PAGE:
Pink-footed Geese – flying inland to feed

We could hear the yelping calls of Pink-footed Geese, and a little further up we found them loafing down in the long grass. We had a look through the scope, though we couldn’t see their pink legs and feet. As we walked on up to the corner, they all took off, several hundred birds flying up calling into the low sunlight. We watch them fly inland to feed, dropping down again into the fields behind Cley village, one of the sights and sounds of a Norfolk winter.

There were some lovely Teal gathered on the far bank of the Glaven channel which looked stunning in the late sunshine, as did a Lapwing on the mud nearby. We stopped to admire them through the scope. Three small Dunlin dropped in too, before the Lapwing took off and took them with it.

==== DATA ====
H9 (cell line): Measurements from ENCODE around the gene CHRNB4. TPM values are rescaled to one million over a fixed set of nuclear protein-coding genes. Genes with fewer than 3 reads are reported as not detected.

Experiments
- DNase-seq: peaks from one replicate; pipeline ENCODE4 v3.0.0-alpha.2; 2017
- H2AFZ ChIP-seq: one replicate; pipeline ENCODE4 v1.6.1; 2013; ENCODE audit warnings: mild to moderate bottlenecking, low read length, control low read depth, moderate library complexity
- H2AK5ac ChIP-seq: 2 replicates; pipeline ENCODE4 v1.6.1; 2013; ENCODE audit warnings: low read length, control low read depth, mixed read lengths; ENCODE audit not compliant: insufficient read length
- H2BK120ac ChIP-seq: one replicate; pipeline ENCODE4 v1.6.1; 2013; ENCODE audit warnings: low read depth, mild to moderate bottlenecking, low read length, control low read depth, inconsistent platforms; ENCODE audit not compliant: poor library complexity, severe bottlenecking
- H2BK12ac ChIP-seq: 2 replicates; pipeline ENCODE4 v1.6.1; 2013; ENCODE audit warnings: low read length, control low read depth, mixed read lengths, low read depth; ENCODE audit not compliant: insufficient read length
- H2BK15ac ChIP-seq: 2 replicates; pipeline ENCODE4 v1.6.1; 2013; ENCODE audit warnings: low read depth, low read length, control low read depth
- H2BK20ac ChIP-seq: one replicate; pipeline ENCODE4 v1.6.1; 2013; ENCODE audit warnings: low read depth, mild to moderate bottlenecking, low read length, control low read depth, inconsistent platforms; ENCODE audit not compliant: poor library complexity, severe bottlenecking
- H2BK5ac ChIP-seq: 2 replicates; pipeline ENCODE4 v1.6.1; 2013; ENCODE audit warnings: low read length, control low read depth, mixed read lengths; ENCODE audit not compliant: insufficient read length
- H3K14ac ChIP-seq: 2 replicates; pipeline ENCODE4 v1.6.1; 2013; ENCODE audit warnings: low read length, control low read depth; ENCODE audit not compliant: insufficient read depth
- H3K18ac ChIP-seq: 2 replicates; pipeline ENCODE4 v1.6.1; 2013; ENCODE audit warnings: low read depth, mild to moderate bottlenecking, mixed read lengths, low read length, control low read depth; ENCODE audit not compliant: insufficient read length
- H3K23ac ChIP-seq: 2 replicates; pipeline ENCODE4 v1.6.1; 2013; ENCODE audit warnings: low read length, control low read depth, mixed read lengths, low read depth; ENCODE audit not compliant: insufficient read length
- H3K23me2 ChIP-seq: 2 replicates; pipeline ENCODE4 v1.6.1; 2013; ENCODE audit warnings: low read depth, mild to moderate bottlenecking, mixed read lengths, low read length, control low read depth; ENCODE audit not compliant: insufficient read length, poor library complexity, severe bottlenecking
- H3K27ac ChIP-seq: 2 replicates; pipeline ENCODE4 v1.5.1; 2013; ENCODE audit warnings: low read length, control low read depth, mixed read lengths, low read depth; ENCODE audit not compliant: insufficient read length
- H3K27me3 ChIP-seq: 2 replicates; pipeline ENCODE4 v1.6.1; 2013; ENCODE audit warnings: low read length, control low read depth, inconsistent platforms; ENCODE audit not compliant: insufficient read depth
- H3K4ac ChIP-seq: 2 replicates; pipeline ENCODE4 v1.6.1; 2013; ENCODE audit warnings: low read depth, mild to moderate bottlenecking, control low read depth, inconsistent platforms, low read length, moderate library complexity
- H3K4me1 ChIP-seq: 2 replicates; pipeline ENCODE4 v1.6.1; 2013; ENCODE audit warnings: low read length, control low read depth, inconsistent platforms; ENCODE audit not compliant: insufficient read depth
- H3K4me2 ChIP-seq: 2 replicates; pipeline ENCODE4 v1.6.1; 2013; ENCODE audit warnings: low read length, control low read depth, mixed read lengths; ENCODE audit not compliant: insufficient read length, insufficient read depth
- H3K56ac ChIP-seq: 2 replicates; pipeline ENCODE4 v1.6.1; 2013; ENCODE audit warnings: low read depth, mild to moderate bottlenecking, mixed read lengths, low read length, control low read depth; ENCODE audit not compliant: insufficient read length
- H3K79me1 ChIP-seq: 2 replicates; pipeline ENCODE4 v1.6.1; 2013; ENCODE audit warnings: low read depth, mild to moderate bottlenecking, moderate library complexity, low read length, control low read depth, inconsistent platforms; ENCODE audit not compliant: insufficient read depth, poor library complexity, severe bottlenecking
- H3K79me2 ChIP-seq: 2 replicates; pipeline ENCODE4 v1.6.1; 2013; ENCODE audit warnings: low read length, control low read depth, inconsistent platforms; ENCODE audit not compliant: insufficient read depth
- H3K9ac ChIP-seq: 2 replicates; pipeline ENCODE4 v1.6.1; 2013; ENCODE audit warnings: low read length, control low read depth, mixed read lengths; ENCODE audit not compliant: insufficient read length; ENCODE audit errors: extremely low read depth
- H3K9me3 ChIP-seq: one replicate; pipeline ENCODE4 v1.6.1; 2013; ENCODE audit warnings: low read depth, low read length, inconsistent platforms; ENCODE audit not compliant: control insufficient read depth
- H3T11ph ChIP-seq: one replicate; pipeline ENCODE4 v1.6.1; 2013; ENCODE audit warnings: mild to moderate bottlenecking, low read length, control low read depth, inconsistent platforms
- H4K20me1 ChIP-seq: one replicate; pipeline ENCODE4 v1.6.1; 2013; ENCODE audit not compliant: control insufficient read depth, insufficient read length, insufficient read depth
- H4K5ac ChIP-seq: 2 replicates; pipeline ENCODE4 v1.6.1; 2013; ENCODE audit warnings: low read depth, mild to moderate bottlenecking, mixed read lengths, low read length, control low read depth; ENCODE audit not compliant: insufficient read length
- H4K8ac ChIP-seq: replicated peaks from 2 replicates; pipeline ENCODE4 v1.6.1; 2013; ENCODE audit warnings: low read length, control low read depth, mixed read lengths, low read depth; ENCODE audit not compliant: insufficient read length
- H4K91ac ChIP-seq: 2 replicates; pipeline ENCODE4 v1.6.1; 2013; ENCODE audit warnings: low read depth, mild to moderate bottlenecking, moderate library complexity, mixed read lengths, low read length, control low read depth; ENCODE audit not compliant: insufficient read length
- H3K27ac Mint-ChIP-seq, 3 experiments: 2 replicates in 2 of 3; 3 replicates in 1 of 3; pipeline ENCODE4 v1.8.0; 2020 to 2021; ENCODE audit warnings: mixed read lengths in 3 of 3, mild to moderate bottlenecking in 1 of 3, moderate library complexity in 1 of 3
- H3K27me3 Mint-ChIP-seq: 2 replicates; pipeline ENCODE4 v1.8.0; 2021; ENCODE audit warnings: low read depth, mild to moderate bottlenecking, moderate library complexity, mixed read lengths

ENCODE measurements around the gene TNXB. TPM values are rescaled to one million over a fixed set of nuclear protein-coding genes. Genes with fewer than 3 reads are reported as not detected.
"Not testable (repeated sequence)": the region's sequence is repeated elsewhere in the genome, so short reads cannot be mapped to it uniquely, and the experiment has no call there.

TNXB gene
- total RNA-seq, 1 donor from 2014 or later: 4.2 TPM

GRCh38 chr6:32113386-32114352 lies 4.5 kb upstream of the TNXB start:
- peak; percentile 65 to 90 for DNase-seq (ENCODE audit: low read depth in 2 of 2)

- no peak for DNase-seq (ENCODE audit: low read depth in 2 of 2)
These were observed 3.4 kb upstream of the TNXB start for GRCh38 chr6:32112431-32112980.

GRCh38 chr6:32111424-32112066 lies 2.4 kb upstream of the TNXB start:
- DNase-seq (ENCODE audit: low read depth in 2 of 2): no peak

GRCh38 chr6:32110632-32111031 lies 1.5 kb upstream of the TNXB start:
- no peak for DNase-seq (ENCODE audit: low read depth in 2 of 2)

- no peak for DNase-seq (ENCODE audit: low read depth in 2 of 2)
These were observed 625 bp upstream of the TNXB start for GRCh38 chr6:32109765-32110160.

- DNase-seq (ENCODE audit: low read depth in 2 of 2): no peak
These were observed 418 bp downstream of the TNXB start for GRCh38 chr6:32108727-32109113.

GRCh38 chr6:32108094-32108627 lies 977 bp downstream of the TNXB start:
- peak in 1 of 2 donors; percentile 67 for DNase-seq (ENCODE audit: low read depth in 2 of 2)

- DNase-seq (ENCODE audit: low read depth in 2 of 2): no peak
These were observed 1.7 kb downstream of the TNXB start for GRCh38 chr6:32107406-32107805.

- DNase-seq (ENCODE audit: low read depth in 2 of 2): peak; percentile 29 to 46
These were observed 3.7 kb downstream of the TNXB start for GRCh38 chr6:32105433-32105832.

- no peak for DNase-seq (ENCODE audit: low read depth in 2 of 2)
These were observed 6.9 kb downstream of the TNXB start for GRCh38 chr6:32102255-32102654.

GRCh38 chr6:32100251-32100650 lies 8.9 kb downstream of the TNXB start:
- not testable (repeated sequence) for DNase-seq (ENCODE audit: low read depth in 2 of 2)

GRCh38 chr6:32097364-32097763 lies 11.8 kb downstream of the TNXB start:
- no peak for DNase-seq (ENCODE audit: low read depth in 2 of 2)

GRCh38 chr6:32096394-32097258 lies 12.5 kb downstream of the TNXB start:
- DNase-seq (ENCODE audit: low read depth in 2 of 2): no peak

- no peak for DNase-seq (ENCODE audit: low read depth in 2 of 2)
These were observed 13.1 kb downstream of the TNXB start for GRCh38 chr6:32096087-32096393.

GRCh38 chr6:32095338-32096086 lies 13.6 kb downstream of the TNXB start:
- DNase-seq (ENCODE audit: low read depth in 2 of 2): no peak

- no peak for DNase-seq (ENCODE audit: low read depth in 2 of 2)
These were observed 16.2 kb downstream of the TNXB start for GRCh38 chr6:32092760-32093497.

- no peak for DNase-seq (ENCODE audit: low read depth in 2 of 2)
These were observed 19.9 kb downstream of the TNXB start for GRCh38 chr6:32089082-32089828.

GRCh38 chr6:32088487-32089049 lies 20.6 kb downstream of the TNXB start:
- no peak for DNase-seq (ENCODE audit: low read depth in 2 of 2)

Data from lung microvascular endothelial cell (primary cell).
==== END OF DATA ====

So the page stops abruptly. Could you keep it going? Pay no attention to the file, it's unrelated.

Lapwing – looking stunning in the sunshine

Despite the perfect conditions, there were no owls out hunting this afternoon though, not even a Barn Owl today. Most owls will try to avoid hunting in the daytime, unless they have to – if they are hungry or have young to feed. There seems to be a distinct shortage of Barn Owls at the moment, but it is unclear whether they are just hunting at night – the weather has been relatively clement through the winter so far, with few frosts, so food may well still be relatively plentiful. However, after the snow in February 2021 followed by a very wet spring it was certainly a very poor breeding season for them last year. Hopefully the poor showing at the moment is not a sign that the population has taken a significant hit.